Thu, May 14 at 8 p.m. | 75 minutes
Olios: Drop-in classes led by professors
We expect porn to show us exactly what we dread about it: the truth of our desire. The easy access to obscenity on our smartphones and the content of mainstream hardcore porn raises many ethical questions. We'll be discussing issues around porn’s role in gender and race discrimination, and about the impact of porn on sexuality.
Join professor Jeanne Proust as we delve into the sex industry from a philosophical point of view.
Do pornography and prostitution directly lead to the sexual objectification of women by men? These two phenomena and trades of the sex industry are obviously different, but there seems to be a tacit agreement about their common immorality. Why have prostitution and pornography so often been believed by the majority of people to be harmful?
In this Olio, we will explore different arguments that have been conveyed by philosophers who are in favor of an abolitionist view, and those against it, while trying to closely decipher our moral feelings and prejudices about the commodification of sex.
And from the opposite of abolition side of things, we'll look to author Virginie Despentes for some insight. She writes:
"We expect porn to show us exactly what we dread about it: the truth of our desire. I personally have no idea why I find it so exciting to watch other people talking dirty. The fact is that it works. It’s automatic. Porn crudely reveals this other aspect of human nature: sexual desire is mechanical, and hardly complex to set in motion. And yet, my libido is complex—what it says about me isn’t necessarily what I want to hear, and doesn’t always fit with who I would like to be. But I can choose to know this, rather than to turn away and say the opposite of what I know to be true about myself in order to maintain a respectable social image.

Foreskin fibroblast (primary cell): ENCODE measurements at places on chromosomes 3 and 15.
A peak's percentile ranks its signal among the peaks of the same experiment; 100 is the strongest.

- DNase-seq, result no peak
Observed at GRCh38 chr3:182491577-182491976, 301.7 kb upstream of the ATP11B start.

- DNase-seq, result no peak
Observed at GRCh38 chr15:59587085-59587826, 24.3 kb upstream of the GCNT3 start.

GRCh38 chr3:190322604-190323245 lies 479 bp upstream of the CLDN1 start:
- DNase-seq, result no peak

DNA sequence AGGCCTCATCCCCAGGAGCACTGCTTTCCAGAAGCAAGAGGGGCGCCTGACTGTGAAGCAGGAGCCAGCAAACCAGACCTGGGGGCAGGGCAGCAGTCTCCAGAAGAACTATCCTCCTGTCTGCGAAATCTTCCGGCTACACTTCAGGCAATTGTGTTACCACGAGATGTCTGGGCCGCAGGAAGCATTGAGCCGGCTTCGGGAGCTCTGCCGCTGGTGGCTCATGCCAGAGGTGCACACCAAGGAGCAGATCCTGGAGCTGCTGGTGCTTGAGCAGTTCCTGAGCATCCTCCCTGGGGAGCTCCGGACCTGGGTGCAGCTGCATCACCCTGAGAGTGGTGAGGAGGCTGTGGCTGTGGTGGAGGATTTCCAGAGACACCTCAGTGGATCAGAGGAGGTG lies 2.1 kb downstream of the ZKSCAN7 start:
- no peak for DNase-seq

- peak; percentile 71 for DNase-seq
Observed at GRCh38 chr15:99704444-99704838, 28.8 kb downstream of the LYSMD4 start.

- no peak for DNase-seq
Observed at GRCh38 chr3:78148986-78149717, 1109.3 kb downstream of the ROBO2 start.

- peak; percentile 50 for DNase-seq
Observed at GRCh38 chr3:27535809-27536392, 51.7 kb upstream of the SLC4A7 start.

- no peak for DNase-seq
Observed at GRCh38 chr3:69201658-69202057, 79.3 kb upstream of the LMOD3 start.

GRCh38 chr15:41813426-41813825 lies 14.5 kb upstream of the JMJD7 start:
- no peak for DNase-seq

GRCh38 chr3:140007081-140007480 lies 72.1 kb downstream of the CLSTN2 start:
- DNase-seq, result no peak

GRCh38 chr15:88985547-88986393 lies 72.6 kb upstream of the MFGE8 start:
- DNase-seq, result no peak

The conditions in which the actresses work, the degrading contracts they sign, their inability to either control images of themselves once they’ve left the profession, or earn money from their use—the censors aren’t interested in any of these aspects of female dignity. The authorities aren’t bothered that there isn’t a single specialist center where actresses can go to access the various pieces of extremely specific information pertinent to their work. One kind of dignity obsesses them, but they don’t give a damn about the other. Yet porn is made with human flesh, with the flesh of actresses. And in the end, the only moral issue it poses is the political aggressiveness with which these women are treated—offstage."
Porn seems to be less problematic than prostitution, though the easy access to obscenity on our smartphones and the content of mainstream hardcore porn raises many ethical questions. We'll be discussing issues around porn’s role in gender and race discrimination, and about the impact of porn on sexuality.
Jeanne Proust's research focuses on Théodule Ribot’s Diseases of the Will, both in philosophical and psychological perspectives. While teaching at different universities here in New York, Jeanne is advocating for a widening of philosophical education beyond the academic frontiers.
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